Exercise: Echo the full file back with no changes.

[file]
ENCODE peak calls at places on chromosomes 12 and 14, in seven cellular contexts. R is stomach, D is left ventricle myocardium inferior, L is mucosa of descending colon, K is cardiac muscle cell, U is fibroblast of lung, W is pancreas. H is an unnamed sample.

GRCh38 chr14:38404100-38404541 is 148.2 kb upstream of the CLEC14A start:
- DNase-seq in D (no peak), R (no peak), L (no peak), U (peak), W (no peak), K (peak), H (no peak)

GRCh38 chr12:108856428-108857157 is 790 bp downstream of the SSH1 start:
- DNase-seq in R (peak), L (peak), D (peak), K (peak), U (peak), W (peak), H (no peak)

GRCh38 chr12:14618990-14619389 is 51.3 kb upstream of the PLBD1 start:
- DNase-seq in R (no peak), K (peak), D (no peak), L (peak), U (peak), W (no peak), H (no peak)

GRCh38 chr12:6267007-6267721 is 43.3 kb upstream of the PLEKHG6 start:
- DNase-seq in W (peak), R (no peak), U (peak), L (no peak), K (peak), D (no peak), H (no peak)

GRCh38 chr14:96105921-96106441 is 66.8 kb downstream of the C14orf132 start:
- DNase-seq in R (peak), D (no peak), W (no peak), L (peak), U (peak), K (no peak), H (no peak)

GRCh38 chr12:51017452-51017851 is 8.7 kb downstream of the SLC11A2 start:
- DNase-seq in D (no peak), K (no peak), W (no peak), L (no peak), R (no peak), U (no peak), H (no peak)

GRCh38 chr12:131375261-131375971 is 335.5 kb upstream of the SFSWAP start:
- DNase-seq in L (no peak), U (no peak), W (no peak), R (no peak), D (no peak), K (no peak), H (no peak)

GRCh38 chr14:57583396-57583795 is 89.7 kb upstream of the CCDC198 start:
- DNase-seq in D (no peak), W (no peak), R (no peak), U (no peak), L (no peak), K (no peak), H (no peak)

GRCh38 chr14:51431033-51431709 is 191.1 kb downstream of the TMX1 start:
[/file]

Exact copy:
ENCODE peak calls at places on chromosomes 12 and 14, in seven cellular contexts. R is stomach, D is left ventricle myocardium inferior, L is mucosa of descending colon, K is cardiac muscle cell, U is fibroblast of lung, W is pancreas. H is an unnamed sample.

GRCh38 chr14:38404100-38404541 is 148.2 kb upstream of the CLEC14A start:
- DNase-seq in D (no peak), R (no peak), L (no peak), U (peak), W (no peak), K (peak), H (no peak)

GRCh38 chr12:108856428-108857157 is 790 bp downstream of the SSH1 start:
- DNase-seq in R (peak), L (peak), D (peak), K (peak), U (peak), W (peak), H (no peak)

GRCh38 chr12:14618990-14619389 is 51.3 kb upstream of the PLBD1 start:
- DNase-seq in R (no peak), K (peak), D (no peak), L (peak), U (peak), W (no peak), H (no peak)

GRCh38 chr12:6267007-6267721 is 43.3 kb upstream of the PLEKHG6 start:
- DNase-seq in W (peak), R (no peak), U (peak), L (no peak), K (peak), D (no peak), H (no peak)

GRCh38 chr14:96105921-96106441 is 66.8 kb downstream of the C14orf132 start:
- DNase-seq in R (peak), D (no peak), W (no peak), L (peak), U (peak), K (no peak), H (no peak)

GRCh38 chr12:51017452-51017851 is 8.7 kb downstream of the SLC11A2 start:
- DNase-seq in D (no peak), K (no peak), W (no peak), L (no peak), R (no peak), U (no peak), H (no peak)

GRCh38 chr12:131375261-131375971 is 335.5 kb upstream of the SFSWAP start:
- DNase-seq in L (no peak), U (no peak), W (no peak), R (no peak), D (no peak), K (no peak), H (no peak)

GRCh38 chr14:57583396-57583795 is 89.7 kb upstream of the CCDC198 start:
- DNase-seq in D (no peak), W (no peak), R (no peak), U (no peak), L (no peak), K (no peak), H (no peak)

GRCh38 chr14:51431033-51431709 is 191.1 kb downstream of the TMX1 start: